By Jon Dela Cruz, Researcher for iCompareFX
The world, as we know it, continues to shrink, and it is no surprise that an increasing number of small businesses are looking at going global. However, exploring new markets from different parts of the world is easier said than done. Even some big names have tasted failure in their endeavors to charter new territories, with Walmart and Best Buy’s performance in China, and Target’s in Canada, serving as perfect examples. So, what can you do to make sure your small business succeeds in going global?
Build a Local Point of View
There are a number of American small businesses that limit their international exposure to tried and trusted territories such as Canada, Europe, Australia, and New Zealand. While this is usually a safe route to take, it may benefit your business more if you look for territories where there is high demand for your products or services. For example, if you specialize in making jewelry, you may consider tapping into the Indian and Pakistani markets, because both countries' demands for precious stones and metals as well as costume jewelry remains on the rise.
Take into account that cultural differences might have an impact on your business, and if so, determine if you can take measures to bridge the divide. Ask yourself these questions before deciding to enter any new territory.
- Does the new market know about your products or services?
- Do your offerings have the potential to sell in the new market?
- Does the new territory make you feel comfortable?
- Will your business face high levels of competition?
Analyze the Competition
Succeeding in a new market where competition is high requires careful planning. Consider this – would you pick a known local brand or an international one you’ve never heard of before? When entering a new market, analyze your competition and try to come up with ideas that set your business apart. Ask yourself how you can provide more value than your competitors.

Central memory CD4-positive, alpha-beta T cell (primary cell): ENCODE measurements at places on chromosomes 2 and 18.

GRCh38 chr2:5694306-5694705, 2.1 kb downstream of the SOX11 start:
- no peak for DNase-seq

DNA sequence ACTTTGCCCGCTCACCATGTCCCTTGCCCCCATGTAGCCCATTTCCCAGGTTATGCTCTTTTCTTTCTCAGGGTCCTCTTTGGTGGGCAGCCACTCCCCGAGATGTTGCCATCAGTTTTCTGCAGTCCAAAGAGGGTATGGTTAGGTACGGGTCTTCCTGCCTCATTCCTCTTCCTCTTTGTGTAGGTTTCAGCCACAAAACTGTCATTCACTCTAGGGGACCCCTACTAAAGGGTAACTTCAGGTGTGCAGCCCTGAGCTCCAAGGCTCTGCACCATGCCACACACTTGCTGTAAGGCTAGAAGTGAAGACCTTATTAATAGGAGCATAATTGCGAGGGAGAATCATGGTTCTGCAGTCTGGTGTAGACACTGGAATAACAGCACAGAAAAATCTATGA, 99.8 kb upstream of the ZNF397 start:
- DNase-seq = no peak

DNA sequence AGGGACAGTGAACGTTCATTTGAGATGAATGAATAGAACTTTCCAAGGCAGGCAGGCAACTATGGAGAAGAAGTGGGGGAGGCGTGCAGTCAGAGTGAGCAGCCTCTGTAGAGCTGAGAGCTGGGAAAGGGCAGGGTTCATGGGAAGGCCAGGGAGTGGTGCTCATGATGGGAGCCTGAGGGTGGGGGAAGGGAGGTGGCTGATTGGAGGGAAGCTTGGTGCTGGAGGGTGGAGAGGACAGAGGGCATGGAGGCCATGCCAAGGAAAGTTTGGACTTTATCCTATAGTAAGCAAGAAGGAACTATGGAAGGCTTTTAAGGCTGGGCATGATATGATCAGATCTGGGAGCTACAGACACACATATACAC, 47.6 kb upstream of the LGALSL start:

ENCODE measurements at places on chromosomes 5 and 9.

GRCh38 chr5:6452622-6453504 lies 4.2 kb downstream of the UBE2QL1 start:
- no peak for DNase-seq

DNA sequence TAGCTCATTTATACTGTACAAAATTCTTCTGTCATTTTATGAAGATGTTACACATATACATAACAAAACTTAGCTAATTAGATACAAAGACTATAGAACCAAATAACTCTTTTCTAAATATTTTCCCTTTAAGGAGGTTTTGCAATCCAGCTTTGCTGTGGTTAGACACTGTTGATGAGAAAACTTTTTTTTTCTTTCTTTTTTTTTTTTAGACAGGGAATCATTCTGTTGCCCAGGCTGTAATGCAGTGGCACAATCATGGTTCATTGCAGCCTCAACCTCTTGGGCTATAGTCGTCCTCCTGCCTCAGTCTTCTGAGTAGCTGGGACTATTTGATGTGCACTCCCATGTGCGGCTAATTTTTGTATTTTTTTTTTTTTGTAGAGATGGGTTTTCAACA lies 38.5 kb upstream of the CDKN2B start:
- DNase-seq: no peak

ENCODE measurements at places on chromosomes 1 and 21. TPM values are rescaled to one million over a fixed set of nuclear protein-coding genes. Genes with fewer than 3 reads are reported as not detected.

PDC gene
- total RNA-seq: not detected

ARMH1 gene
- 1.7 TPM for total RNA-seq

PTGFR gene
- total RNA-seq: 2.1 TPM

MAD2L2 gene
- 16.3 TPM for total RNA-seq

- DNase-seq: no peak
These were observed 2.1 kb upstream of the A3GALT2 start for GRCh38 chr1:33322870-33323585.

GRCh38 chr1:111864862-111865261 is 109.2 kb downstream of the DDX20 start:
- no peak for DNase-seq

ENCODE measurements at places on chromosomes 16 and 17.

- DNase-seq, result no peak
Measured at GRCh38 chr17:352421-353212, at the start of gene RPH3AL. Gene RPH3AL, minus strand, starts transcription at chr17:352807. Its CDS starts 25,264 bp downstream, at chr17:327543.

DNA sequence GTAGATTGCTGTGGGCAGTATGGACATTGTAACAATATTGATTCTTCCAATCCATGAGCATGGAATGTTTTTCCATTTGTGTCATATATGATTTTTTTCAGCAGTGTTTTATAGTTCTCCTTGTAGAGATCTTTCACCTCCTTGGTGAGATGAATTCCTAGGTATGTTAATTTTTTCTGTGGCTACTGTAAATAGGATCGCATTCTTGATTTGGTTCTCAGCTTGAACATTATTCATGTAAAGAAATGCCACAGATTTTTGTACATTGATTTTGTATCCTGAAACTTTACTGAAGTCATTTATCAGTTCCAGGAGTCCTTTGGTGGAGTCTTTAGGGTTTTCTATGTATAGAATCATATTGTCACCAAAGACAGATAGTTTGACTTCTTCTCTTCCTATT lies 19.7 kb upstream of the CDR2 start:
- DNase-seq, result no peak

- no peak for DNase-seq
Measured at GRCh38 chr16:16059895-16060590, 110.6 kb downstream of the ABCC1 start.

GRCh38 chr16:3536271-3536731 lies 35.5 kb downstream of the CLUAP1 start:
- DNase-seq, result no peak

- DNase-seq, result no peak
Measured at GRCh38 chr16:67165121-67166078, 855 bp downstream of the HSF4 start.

Pay Attention to the Trust Factor
When small businesses expand, it is normal for them to look for more vendors or suppliers. You may start by carrying out your business through an online marketplace and move to interacting with your customers directly. When your business reaches this stage, it is important that you deal with trustworthy third-parties.
Dealing with international customers also requires a high level of trust. For example, while you may not want to send products without receiving payments, your customers might feel wary about paying an overseas business in advance.
Deal with Forex in the Right Way
Once your business goes international, you will start receiving payments in foreign currencies. If you have overseas suppliers or employees, you will also need to make cross-border payments. In both scenarios, using the services of banks is not the best idea. Banks, after all, still tend to fare poorly when it comes to exchange rates, fees, and turnaround times.
Several fintech companies have entered the overseas money transfer industry, and most of the leading names provide services for businesses. Some such as TransferWise, WorldFirst, and OFX even offer free receiving accounts in different currencies, giving small businesses a cost-effective way to receive payments from different countries.
Small business owners who want to take their offerings to other countries need to understand that what works in their country might not work elsewhere. Determining if there is a demand for your offerings is vital, and make sure you take time to study your competition.
About the Author: Jon works as a researcher for iCompareFX, a website that gives users an easy way to compare the world’s leading overseas money transfer companies.